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Improvisation? Does it matter?
The great thing about jazz is that it can be many splendoured things. Yes, we know that, for instance, Louis Armstrong, Johnny Hodges, Art Tatum all repeat their famous solos; but could they bettered? I suspect not. They have been honed over they years and all were played so often that it would almost be a crime to change them. However, some musicians simply can't not change a solo. Try Lee Konitz - how often has he played All The Things You Are? Too many times to count but he more often than not makes it new. Or try Stan Tracey, or Art Pepper?
But somethings work better than others and this is the beauty of jazz. Those of us who try to get to live music look forward for the undescribabled for a sensational passage or whole solo or a particular piece. Ever so often we get the rewards. You could name your own as something wonderful.
I'd cite the first half an hour when the Gil Evans in Manchester Free Hall 1978 when we simply didn't know what was happening, didn't realised that the second number had ended and the next had started - we didn't know when or whether we could or should applaud. The tension was amazing until it was broken. The whole concert was a landmark as far as I was concerned.
Or the Mike Westbrook Cortege when Phil Minton sang Jerusalem with the band boiling and grumbling whilst he did it more or less straight. Some folks would have found it unbearable, for what ever reason but had you been there, well, it would have been remarkable. Or any version of John Lewis's Django. I heard Louis once at Batley Variety Club and he played exactly what you expected - but the magic was there. Improvisation didn't matter at all, I say.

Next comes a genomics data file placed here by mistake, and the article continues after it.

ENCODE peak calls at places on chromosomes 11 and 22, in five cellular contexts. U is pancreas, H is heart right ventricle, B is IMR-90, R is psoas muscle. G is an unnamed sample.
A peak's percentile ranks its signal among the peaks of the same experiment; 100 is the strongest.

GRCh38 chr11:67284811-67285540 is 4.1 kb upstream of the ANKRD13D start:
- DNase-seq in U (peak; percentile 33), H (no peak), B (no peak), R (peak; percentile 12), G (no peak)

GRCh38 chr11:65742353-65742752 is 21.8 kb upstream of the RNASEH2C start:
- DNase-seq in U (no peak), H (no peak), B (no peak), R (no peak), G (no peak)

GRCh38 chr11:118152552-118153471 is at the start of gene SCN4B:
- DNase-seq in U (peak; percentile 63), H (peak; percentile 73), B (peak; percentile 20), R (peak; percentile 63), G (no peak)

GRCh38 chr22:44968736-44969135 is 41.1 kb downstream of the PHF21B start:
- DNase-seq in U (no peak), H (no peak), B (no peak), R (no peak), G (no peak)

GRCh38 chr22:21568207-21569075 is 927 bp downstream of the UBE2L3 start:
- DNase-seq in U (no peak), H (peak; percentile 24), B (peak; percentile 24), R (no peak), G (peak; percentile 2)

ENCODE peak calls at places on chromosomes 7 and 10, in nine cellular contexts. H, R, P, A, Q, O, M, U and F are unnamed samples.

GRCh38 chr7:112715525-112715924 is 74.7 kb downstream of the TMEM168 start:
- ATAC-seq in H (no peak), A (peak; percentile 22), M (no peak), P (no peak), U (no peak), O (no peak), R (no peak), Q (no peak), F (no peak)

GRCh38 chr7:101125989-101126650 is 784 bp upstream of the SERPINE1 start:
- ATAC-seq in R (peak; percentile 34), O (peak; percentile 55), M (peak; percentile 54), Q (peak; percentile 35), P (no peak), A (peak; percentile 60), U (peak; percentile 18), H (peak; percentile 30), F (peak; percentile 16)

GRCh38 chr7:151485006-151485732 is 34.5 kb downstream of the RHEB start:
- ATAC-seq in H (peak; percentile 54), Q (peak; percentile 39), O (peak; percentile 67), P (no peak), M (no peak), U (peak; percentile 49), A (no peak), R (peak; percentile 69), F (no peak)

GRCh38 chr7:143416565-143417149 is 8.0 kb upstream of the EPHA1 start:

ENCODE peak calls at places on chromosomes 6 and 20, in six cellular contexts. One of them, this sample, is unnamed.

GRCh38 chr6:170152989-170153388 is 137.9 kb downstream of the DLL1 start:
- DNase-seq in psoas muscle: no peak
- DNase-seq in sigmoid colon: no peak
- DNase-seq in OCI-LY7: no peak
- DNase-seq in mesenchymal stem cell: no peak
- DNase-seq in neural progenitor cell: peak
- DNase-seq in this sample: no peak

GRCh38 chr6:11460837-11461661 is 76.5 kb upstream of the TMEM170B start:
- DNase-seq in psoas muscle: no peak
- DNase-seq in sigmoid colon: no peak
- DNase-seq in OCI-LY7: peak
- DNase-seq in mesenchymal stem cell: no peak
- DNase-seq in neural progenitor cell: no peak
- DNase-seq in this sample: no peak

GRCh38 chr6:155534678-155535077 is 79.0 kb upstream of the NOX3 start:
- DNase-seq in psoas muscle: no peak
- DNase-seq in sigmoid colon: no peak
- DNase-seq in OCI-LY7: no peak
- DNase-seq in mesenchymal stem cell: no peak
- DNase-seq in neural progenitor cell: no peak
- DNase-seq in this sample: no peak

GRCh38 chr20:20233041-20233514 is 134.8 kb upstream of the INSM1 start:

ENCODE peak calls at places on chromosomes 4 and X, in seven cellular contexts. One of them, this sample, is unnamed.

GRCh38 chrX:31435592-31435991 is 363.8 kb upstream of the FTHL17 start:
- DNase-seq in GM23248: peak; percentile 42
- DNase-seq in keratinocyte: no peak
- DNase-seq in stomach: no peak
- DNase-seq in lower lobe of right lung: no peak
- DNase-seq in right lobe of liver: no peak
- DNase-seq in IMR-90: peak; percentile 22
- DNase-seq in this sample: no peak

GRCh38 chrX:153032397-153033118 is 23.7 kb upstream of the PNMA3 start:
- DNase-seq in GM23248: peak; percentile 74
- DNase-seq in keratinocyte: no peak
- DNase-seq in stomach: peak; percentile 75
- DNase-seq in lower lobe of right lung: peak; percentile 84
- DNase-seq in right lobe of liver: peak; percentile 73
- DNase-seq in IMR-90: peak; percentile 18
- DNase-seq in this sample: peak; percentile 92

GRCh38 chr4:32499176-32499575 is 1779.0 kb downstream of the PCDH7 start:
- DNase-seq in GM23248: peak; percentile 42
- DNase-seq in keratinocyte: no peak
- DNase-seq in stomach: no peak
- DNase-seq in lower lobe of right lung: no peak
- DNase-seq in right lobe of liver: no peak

So where does this leave me? Would a version of, say, Jerusalem be repeatable? Probably, as it would have been written down and could have been played/sung more or less successfully. That undefinable moment would be able to tell us when it happens. Of course we can compare a well known Mozart or Bach piece and can "judge" a better or worse one. I'm sure that lots of jazz fans have heard and enjoyed written "classical" compositions many times and would look forward to hear them again. I do, including jazz compositions, in the same way (cf Bach cello suites).
Take, for another example, Stan Getz's Focus. I can hear it as often as you like and can always find something new in it. Was it composed or was it improvised? Does it matter? So far as I can tell this was a "one off" and was never played again, primarily because that he was off playing bossa nova and counting the pennies, understandably. I gather that Focus was mainly a result of Eddie Sauter's seven compositions which were then conducted by Hershy Kay and after they had been rehearsed Getz simply (!) played what he liked over the strings (and Roy Haynes drumming in one number).
So when Getz improvised it became jazz? A one-off - or could it have been replicated? Probably, as it could be transcribed and played by another saxophonist, another violinist, perhaps, or any other instrument. If so, would it then be jazz or not? Would it be jazz if it was repeated exactly? Or would it be jazz if someone else played Focus with different solos? Or would it matter at all if it was good enough music? I think not.
Jazz is essentially a free music, no, not free in the sense that we hear about likes of Evan Parker et al, but free because Jazz musicians can have the freedom to do what they want to do with the music, whether to repeat a solo, to not or to move on to complete improvisation. And what not? Get rid of the unnecessary clutter about whether jazz is improvised or not and just hear what there is there.
7 October 2011